Martinelli Family, Farm Bureau’s Farm Family of the Year

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Martinelli Family, Farm Bureau’s Farm Family of the Year

Martinelli family, now in the fifth generation, has farmed in Sonoma County for more than 120 years

By Tim Tesconi

Photo by Steven Knudsen

Girl with Goat

The Martinelli Family’s farming history spans more than a century in Sonoma County and mirrors the county’s colorful panorama of agricultural history.

The Martinelli Family’s longevity on the land and their legacy of stewardship and  leadership has earned them Sonoma County Farm Bureau’s Farm Family of the Year Award. The family will be honored at Farm Bureau’s Love of the Land celebration on July 18 at Richard’s Grove and Saralee’s Vineyard in Windsor.

The award recognizes the Martinelli Family’s hard work and perseverance in changing with the times to not only keep land that has been in the family for generations but to expand and prosper. The Martinelli Family epitomizes the adaptability of the modern American farmer and the daily challenges farmers face in dealing with weather and markets.

“The Martinellis are symbolic of a farm family. They represent many generations  deeply rooted in Sonoma County agriculture and their community,” said Lex McCorvey, executive director of Sonoma County Farm Bureau. “The Martinellis have built their successful family and farming business by being great stewards of the land while harvesting its bounty. Additionally, they have been trailblazers for many other aspiring farmers.”

McCorvey said he has known and respected Lee Martinelli Sr. for more than 40 years.
“I have long believed that recognition of the Martinellis as the Farm Family of the Year is both overdue and most deserved,” he said.

Family patriarch Lee Martinelli Sr., who is 74, said he is grateful for the honor, which, he said also pays tribute to family members who farmed before him. He said since the 1880’s when his ancestors arrived in Sonoma County from Italy generations of his family have produced a range of crops that reflected market demands at the time. Those crops included apples, cherries, pears, prunes, hops, berries, walnuts and, even, potatoes and green beans. Today Lee Martinelli and his wife Carolyn, and their four grown children, Julianna, Lee Jr., George and Regina, farm 450 acres of vineyards and 75 acre of organic apples.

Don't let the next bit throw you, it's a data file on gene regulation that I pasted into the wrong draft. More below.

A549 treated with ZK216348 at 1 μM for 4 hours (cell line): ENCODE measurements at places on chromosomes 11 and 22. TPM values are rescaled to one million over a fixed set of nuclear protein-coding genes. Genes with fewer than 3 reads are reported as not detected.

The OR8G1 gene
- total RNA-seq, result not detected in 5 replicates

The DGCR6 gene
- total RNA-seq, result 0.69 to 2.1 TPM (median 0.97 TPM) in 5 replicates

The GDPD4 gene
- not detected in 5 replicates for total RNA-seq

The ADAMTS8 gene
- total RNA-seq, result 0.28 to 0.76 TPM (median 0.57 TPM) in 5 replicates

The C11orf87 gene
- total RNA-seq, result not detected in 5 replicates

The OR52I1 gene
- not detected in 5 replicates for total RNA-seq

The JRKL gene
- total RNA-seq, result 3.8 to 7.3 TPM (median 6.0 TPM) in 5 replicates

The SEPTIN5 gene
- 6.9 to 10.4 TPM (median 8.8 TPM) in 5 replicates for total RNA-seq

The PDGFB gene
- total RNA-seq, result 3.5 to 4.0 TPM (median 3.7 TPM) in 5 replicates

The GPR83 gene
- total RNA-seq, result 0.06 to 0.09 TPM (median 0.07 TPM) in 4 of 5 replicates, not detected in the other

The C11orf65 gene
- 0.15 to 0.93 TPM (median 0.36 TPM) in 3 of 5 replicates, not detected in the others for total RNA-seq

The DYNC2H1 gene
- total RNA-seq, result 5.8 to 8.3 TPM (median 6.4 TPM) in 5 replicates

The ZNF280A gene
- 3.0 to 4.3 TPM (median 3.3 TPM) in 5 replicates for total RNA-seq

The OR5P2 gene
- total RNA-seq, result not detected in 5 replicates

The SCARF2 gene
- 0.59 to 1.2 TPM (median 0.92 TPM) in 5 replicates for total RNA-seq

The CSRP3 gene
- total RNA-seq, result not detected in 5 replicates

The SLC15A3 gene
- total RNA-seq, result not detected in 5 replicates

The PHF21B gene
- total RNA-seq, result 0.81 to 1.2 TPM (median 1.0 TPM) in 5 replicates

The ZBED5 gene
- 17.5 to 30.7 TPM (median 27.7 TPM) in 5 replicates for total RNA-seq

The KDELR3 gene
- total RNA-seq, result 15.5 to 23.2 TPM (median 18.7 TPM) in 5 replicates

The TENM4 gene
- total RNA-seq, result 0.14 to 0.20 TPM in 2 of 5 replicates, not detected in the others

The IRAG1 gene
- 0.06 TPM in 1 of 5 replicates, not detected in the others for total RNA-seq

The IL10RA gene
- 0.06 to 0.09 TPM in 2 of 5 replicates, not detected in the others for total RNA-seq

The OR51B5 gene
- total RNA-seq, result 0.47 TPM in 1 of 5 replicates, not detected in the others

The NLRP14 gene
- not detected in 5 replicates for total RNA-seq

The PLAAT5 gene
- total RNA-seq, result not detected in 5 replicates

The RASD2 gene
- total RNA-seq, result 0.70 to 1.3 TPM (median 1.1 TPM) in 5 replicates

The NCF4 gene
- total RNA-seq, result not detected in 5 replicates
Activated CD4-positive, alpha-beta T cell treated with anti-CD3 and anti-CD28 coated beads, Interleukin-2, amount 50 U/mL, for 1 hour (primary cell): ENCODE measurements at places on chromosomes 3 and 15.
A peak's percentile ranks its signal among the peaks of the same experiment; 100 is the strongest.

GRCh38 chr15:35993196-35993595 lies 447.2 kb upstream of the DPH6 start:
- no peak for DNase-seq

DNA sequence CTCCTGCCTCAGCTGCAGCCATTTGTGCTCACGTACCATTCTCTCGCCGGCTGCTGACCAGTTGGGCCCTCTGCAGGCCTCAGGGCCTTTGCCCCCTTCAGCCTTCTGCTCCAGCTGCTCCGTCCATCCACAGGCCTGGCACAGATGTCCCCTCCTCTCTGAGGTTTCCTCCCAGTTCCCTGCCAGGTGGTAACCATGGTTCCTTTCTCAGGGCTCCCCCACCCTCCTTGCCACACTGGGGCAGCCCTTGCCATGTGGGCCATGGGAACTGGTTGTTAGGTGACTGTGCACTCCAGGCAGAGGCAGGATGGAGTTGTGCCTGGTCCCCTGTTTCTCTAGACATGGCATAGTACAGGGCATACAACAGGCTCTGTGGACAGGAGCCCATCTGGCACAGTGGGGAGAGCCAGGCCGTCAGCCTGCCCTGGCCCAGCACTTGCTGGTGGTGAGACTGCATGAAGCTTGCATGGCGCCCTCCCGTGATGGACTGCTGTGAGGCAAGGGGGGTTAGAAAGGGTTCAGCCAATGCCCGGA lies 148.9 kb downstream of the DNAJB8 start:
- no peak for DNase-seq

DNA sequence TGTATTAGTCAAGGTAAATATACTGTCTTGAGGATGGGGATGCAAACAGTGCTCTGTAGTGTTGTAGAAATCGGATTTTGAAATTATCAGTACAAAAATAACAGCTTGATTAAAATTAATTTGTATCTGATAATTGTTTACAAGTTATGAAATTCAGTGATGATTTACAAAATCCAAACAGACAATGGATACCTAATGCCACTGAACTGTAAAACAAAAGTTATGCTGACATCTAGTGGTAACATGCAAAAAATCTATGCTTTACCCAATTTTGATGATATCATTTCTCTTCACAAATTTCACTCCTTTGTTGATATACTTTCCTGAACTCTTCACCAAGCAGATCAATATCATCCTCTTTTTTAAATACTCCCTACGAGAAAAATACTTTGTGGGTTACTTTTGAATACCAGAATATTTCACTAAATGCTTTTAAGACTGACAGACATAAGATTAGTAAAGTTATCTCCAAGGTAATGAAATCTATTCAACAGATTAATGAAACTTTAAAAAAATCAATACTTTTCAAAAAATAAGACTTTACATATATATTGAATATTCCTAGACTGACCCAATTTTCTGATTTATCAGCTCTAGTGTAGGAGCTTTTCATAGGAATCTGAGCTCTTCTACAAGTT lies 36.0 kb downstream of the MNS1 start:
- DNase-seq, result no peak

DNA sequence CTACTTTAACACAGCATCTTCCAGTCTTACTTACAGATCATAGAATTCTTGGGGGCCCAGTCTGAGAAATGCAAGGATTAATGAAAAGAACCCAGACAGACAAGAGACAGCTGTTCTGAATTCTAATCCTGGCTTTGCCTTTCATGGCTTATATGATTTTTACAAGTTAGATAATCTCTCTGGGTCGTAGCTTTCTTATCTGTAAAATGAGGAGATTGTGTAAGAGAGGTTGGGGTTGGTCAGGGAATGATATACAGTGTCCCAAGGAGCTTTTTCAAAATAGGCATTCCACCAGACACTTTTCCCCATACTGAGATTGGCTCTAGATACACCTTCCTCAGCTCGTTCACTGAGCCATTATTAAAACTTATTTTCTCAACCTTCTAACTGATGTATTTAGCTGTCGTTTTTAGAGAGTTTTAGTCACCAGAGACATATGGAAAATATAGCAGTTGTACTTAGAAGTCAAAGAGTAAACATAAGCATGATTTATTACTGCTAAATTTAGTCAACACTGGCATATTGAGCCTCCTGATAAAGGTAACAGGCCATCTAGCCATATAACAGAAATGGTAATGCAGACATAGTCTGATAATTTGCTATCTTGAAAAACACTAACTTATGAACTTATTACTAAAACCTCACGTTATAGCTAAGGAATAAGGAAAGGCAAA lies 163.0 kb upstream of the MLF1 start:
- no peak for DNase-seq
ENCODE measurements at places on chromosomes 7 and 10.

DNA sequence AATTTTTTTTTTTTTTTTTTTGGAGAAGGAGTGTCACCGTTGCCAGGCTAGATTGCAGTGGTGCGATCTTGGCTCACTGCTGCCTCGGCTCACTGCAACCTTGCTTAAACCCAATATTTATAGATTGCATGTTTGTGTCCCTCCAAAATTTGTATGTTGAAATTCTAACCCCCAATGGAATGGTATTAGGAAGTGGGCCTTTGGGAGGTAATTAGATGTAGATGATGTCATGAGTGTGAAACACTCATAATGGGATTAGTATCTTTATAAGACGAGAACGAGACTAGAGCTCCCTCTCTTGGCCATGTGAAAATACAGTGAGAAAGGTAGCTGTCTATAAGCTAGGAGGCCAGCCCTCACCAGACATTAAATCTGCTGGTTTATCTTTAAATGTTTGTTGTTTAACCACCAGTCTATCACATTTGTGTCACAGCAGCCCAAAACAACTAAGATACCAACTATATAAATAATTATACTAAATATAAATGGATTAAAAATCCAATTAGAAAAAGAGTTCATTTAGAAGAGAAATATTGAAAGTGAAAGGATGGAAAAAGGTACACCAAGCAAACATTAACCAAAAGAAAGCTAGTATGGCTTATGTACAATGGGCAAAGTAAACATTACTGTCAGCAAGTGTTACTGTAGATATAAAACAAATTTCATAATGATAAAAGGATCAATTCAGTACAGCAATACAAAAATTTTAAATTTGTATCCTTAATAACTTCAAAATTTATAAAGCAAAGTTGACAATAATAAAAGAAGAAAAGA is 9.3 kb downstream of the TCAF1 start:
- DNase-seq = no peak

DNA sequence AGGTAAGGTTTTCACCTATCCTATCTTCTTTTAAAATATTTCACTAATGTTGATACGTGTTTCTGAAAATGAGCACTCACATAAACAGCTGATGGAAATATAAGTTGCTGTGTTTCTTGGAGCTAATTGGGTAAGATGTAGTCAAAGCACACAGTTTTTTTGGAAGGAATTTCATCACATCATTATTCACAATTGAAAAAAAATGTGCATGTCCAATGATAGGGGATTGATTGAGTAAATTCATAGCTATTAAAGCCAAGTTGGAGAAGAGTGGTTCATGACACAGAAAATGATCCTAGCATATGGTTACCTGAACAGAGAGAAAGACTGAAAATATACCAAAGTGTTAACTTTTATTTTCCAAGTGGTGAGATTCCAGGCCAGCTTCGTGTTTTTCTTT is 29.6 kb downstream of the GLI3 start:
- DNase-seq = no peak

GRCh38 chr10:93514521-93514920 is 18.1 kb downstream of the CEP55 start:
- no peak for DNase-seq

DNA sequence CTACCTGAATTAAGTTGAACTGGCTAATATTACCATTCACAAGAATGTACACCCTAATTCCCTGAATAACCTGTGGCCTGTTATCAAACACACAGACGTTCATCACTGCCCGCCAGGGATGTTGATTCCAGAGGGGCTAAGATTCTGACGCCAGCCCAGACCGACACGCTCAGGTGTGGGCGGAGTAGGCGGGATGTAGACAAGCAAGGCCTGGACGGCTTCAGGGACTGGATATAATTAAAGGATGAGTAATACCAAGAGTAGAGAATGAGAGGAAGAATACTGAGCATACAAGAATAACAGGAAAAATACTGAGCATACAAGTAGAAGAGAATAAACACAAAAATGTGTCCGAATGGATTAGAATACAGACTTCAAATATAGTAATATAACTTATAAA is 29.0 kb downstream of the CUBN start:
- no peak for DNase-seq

Additionally, the family owns and operates Martinelli Winery, a landmark winery on River Road in Windsor.

The six family members all have an equal vote in running the family’s farming business and winery. Lee and his two sons are the dirt farmers, proudly taking care of the vineyards and apple orchards, some in the family since the 19th century. Carolyn works in administration and daughters Regina and Julianna market the Martinelli wine. The sisters’ goal is to sell more wine so the winery can use more of the grapes grown by their father and brothers. The Martinellis sell about 90 percent of their grapes to other wineries, using select grapes from special vineyards like the Three Sisters or Zio Tony Ranch for the wine label bearing their name.

In its former life, Martinelli Winery was two old hop barns – another sign of the changing farmscape in Sonoma County. The Martinellis realized they could preserve the hop barns by using them as the centerpiece of a modern wine facility that produces ultra-premium wines from their estate vineyards that spread from Sebastopol to Cazadero. The historic building, a monument to the era when hops were king in Sonoma County, reflects the Martinelli family’s deep, abiding roots in the county.

Like many family farmers, Lee and Carolyn Martinelli consider themselves stewards of the land – caretakers really – who nurture the land until it passes to the next generation. Carolyn grew up as a member of the Charles family, which had sheep and cattle ranches in Cazadero. Through judicious estate planning, Lee and Carolyn Martinelli have positioned their children to carry on the family’s agricultural heritage.

“It’s so gratifying that our four children really like being part of a family farming operation and are dedicated to seeing it continue for generations to come,” said Lee Sr.  “I am so proud that our family works together in this agricultural business and plays together as a family.”